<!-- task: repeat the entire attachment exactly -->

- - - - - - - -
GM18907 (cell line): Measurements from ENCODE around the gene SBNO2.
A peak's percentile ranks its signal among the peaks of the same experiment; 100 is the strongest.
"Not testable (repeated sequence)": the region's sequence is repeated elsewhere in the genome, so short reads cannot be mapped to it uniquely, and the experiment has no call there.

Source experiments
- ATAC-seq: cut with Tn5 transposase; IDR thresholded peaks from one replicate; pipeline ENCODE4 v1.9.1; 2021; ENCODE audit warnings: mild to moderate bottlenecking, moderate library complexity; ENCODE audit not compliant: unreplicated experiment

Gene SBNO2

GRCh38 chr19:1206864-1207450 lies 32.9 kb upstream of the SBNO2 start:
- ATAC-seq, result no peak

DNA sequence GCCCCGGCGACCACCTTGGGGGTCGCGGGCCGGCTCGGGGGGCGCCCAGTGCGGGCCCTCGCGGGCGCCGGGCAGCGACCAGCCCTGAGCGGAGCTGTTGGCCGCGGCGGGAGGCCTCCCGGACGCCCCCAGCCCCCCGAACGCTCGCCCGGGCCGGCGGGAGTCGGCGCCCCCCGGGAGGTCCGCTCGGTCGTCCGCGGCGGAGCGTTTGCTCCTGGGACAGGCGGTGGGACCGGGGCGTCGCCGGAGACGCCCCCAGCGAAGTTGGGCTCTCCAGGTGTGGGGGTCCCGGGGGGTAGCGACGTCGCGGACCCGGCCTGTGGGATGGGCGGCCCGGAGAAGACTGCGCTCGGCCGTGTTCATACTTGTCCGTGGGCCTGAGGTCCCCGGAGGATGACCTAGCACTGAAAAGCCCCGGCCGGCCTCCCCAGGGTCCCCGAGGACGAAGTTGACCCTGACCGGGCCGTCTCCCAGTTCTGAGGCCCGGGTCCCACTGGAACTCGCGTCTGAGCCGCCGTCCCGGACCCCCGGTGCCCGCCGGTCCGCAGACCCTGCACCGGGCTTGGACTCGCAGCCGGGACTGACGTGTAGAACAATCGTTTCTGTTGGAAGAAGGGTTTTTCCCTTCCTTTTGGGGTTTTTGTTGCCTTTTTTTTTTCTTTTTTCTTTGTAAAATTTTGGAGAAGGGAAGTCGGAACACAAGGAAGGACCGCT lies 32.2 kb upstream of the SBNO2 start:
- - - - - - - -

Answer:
GM18907 (cell line): Measurements from ENCODE around the gene SBNO2.
A peak's percentile ranks its signal among the peaks of the same experiment; 100 is the strongest.
"Not testable (repeated sequence)": the region's sequence is repeated elsewhere in the genome, so short reads cannot be mapped to it uniquely, and the experiment has no call there.

Source experiments
- ATAC-seq: cut with Tn5 transposase; IDR thresholded peaks from one replicate; pipeline ENCODE4 v1.9.1; 2021; ENCODE audit warnings: mild to moderate bottlenecking, moderate library complexity; ENCODE audit not compliant: unreplicated experiment

Gene SBNO2

GRCh38 chr19:1206864-1207450 lies 32.9 kb upstream of the SBNO2 start:
- ATAC-seq, result no peak

DNA sequence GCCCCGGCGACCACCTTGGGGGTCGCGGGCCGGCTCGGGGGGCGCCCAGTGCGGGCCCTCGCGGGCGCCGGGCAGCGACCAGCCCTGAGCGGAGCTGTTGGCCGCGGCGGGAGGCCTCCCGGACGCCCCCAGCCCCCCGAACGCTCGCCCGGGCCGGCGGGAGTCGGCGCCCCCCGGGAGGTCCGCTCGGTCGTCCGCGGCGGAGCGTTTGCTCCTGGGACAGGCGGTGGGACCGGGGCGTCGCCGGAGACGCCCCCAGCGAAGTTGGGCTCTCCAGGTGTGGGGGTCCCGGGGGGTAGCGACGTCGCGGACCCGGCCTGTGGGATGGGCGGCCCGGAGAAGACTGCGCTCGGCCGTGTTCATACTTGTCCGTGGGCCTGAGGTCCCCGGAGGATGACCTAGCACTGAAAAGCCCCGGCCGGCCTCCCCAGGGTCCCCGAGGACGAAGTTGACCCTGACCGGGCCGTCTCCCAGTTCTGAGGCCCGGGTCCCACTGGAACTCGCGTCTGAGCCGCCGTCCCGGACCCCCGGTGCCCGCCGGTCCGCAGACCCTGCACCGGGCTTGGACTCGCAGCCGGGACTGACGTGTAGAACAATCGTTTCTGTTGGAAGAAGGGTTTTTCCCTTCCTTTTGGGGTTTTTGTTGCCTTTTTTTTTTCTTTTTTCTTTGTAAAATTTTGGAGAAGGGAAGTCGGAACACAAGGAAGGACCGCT lies 32.2 kb upstream of the SBNO2 start: